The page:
Another example is the renovation of Grand Central Station, which was partly funded via $220 million from SL Green in exchange for a rezoning that enabled the construction of the One Vanderbilt office tower immediately adjacent to Grand Central. These improvements funded new transit halls and corridors that improve the functioning of one of the country’s busiest transit stations.
This region of Midtown East around Grand Central has been further targeted by the Midtown East rezoning plan, which rezoned the area while also creating a dedicated local improvement fund. New development, renovations, and air-rights transfers in this area will generate contributions to the public fund dedicated to improving local transit improvements. Directly tying the benefits from upzoning charges to improvements in local infrastructure maintains a tax nexus enabling local governments to levy these charges. It also has public economy benefits, by ensuring that local residents see benefits from new construction—rather than only bearing the externalities and costs of building, such as noise and increased congestion.
One project that did not come to fruition was the proposed BQX streetcar, which was projected to raise $1.3–$1.4 billion from a property tax–based value-capture method focused on properties in close vicinity to the proposed line. The city’s plans, which were never finalized, did not envision new taxes or rezoning—but rather would have created a new nonprofit entity to help fund the project’s creation, which would then repay these infrastructure expenses by channeling incremental property value generated by the project to help pay for the line.
MIH: Not an Effective Way to Capture Value
In some ways, New York City has already implemented a version of this type of value capture through Mandatory Inclusionary Housing (MIH) requirements. These requirements force developers to set aside a fraction of housing associated with new developments for lower-income households.
In practice, New York has fallen far short of its goals on housing production through MIH. As Eric Kober discussed, the city has approved just 2,065 MIH units since 2016—and many of these still require heavy public subsidies. This is partly because opposition by local city council members has blocked MIH construction in affluent areas—meaning that this program has largely failed to capture value from new development and has instead been a financial drag on the city.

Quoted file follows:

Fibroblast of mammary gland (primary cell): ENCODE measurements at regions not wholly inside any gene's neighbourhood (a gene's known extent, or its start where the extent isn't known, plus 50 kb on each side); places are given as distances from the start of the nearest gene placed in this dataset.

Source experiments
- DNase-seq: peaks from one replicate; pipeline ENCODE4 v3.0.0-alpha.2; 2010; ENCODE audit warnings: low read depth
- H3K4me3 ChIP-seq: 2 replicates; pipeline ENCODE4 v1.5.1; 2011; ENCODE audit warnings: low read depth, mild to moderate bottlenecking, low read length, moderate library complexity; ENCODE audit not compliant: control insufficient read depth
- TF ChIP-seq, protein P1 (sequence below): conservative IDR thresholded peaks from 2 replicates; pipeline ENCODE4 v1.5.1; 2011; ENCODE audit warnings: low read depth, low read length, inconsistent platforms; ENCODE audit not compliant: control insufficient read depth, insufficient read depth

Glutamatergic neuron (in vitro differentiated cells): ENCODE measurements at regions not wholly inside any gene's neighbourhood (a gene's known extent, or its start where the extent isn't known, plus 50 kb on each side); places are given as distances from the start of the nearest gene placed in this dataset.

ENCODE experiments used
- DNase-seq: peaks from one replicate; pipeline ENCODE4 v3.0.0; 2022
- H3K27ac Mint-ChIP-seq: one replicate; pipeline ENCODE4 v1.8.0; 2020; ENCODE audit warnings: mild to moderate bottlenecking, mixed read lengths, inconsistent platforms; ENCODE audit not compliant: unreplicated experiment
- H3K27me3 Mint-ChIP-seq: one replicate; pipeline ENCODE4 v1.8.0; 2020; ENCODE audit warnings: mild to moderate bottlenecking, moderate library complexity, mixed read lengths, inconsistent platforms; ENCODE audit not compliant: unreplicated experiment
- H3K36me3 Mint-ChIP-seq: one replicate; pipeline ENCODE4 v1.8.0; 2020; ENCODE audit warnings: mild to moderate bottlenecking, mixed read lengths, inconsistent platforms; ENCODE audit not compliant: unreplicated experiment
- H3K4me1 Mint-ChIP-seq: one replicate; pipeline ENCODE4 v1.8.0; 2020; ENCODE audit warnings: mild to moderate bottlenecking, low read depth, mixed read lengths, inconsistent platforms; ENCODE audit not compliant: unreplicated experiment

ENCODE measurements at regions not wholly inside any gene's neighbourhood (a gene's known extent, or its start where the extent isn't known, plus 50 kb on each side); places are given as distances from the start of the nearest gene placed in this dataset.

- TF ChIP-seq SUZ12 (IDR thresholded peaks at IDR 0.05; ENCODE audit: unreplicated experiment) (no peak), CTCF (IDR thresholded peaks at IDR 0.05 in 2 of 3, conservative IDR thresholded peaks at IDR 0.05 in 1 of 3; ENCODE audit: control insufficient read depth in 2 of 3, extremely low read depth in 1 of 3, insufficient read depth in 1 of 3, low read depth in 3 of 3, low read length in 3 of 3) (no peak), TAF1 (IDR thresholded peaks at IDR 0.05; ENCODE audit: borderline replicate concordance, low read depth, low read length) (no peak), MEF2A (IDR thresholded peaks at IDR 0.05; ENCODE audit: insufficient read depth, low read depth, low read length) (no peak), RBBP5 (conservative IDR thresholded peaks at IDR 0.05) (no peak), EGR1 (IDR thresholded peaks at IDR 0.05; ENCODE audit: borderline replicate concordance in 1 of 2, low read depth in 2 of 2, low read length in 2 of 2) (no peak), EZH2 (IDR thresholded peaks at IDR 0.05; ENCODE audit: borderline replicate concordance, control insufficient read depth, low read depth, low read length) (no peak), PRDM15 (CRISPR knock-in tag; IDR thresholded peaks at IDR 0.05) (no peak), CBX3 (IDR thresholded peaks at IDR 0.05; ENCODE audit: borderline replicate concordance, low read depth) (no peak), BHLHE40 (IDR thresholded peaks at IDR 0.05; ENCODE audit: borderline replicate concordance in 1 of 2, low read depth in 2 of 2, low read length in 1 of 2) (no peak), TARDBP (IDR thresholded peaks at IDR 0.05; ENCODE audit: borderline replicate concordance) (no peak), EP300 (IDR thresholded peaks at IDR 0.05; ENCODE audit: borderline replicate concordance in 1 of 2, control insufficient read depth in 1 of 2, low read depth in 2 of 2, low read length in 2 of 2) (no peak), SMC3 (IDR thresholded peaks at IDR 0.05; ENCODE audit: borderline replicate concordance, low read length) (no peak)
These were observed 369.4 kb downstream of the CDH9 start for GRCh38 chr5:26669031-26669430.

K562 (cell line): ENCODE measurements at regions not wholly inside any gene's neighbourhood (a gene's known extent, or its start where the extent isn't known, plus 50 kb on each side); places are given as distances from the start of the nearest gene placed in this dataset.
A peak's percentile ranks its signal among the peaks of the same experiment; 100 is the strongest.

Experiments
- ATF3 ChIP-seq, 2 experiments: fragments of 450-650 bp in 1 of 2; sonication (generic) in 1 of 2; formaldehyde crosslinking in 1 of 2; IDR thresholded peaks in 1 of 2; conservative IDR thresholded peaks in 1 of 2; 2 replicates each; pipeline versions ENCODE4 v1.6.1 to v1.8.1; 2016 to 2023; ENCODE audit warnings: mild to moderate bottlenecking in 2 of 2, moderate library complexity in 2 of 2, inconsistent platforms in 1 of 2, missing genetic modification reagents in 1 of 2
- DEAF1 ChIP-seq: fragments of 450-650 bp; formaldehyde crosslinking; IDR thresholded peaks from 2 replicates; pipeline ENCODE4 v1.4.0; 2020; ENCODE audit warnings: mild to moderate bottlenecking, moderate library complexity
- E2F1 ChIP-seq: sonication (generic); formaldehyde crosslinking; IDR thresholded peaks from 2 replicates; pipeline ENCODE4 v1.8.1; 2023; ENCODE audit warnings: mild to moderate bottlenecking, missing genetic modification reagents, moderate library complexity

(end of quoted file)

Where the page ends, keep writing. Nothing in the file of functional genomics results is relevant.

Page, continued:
Even when they work well, affordable housing requirements are simply an inefficient way to implement value capture. Any resulting benefits from cheaper units simply accrue to a small set of residents who happen to qualify for the affordable housing units. In other words, one small group of windfall beneficiaries (property owners) are replaced by another small group: the few people who manage to get an affordable unit. In neither case does the public writ large get to share in the returns of the investment that is paid for.
Developers are eager to build new housing, so given the degree of regulatory constraints on new construction, an auction for developments rights would likely raise considerable funds. This is a more transparent method to directly capture value in order to help finance essential public investment.
Value Capture Around the World
Other cities around the world have taken even more aggressive approaches to value capture. These include Asian cities such as Tokyo and Hong Kong, where private or quasi-public subway entities are able to finance a large share of operations through real-estate investments.
In these systems, value capture is achieved not through taxation or rezoning but through the subway companies directly investing in real estate in the vicinity of transit stops. In Hong Kong, for example, the Mass Transit Railway (MTR) corporation had exclusive development rights in the vicinity of transit stations. MTR then developed these sites or sold these development rights to private developers in exchange for a fraction of the profits.